Interaction, Dynamics & Assembly

Interaction, Dynamics & Assembly

Dr. Gert Bange

LOEWE-Zentrum für Synthetische Mikrobiologie
Molecular Plasticity of Microbial Adaptation
Hans-Meerwein-Strasse 6, 35032 Marburg
+49-6421 28 23361


Description of the Marburg core facility for Interactions, Dynamics and biomolecular Assembly Structure

Proteins exhibit three-dimensional (3D) structures that specify their function. The function of proteins is based on their concise dynamic properties that allow for conformational changes required for their interaction with other proteins and ligands, such as metals, small chemical compounds, peptides, RNA and DNA. Detailed analysis of protein structure and dynamics is crucial for the molecular understanding of biological processes. Protein structure determination has made major progress mainly through X-ray crystallography and nuclear magnetic resonance spectroscopy (NMR).

However, analysis of the dynamic behavior of proteins and their macromolecular assemblies is not straightforward and easy-on methods still lag behind. Although NMR can provide great insights, it is often hampered by the size of a protein or its assembly, and/or by the sample amount and stability during the rather long measurements.

In recent years, Hydrogen-Deuterium eXchange mass spectrometry (HDX) has offered an attractive new route for the analysis of the dynamic behavior and the structural features of proteins and macromolecular assemblies in solution. HDX can be performed with low sample quantities. Moreover, measurements are usually performed in the time scale of seconds to minutes. HDX relies on the principle that the amide protons of all amino acids (except for proline) within the peptide bonds of proteins undergo exchange with deuterium in deuterated or ‘heavy’ water on a time scale that can be measured by mass spectrometry. The hydrogen-to-deuterium exchange rates depend on temperature, pH and the physico-chemical environment in which the respective amide proton is located (i.e.; solvent accessibility and hydrogen bonding).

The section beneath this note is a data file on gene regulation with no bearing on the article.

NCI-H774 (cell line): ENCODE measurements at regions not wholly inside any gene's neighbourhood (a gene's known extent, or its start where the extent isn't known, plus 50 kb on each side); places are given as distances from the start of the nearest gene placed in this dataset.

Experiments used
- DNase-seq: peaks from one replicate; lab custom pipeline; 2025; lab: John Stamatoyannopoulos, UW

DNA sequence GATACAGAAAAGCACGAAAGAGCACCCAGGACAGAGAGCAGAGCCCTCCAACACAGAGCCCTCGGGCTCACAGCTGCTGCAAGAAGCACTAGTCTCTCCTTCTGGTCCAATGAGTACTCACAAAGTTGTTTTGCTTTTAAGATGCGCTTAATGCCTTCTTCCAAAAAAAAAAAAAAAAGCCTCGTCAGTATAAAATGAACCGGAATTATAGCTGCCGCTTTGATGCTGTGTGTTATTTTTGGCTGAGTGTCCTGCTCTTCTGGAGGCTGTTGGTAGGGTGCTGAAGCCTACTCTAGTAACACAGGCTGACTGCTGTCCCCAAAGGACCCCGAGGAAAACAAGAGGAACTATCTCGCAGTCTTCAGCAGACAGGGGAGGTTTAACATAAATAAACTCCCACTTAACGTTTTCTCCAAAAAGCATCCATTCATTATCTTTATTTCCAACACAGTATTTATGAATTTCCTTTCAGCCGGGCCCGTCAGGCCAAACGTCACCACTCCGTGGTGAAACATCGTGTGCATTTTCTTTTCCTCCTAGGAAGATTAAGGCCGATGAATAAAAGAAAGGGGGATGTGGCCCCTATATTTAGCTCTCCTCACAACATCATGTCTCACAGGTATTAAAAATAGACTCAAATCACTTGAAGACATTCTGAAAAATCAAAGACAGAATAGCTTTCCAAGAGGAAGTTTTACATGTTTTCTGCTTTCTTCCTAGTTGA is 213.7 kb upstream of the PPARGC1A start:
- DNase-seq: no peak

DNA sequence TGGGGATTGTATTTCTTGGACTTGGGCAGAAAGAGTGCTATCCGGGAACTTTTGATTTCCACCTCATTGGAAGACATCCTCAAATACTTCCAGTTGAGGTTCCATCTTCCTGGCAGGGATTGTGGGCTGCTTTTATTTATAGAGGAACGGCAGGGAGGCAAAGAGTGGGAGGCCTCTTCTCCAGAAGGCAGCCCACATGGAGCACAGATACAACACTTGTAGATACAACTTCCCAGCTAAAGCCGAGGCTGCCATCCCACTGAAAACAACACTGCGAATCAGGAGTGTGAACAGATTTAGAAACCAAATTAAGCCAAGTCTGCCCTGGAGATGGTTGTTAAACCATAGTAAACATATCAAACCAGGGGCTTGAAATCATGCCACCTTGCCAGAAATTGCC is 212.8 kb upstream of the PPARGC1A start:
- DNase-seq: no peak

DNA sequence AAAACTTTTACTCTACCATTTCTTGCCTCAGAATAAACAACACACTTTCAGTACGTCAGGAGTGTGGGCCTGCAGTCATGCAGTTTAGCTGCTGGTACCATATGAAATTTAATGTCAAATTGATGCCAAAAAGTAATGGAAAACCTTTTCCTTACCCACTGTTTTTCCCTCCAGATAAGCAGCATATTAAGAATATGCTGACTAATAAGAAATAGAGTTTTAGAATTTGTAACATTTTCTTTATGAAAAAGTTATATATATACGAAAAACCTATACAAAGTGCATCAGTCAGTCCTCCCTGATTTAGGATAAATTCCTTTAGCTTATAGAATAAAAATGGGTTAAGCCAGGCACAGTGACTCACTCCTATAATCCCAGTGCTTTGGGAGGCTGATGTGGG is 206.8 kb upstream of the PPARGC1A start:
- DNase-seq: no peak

In folded proteins, protein assemblies or when “covered” by other molecules, the amide hydrogens display detectable differences depending on their location within the protein/assembly and whether they are engaged in intra-/intermolecular hydrogen bonding. Therefore, HDX can be used to study a variety of questions associated with protein dynamics and structure, such as solvent accessibility and dynamics of protein regions, pH- or temperature-dependent conformational changes, protein folding and unfolding pathways, conformational changes in the presence of binding partners, e.g. small molecules, drugs, proteins, nucleic acids, and the location and properties of interaction interfaces of proteins within macromolecular complexes.

In 2013, we established HDX in Marburg in a manual low-throughput setup as a reasonable routine method. Soon after, many other researchers on campus realized the high potential and impact of HDX for their own research. To deal with the increasing demand requested by groups from the Center for Synthetic Microbiology (SYNMIKRO), but also the SFB987 and the Faculties of Chemistry, Biology and Pharmacy, an automated HDX pipeline in 2015 has been established. The commercially available system combines a pipetting robot and a high-end Synapt G2-Si mass spectrometer with IMS and ETD (Waters). At the end, a professionalized, operational unit providing scientific and technical support, entitled Marburg core facility for Interactions, Dynamics and biomolecular Assembly Structure has been created.

SYNMIKRO Young Researchers Groups

Almost all scientific members of SYNMIKRO are actively involved in DFG’s Collaborative Research Centers (Sonderforschungsbereiche), Research Training Groups (Graduiertenkollegs), or other Cooperative Research projects. Alongside performing adventurous experiments, and reporting excellent science, SYNMIKRO substantially promotes potential Young Research Group Leaders by constantly keeping its doors open to welcome and support Young Researchers planning to set up an Independent Research Group.
Our Young Research Groups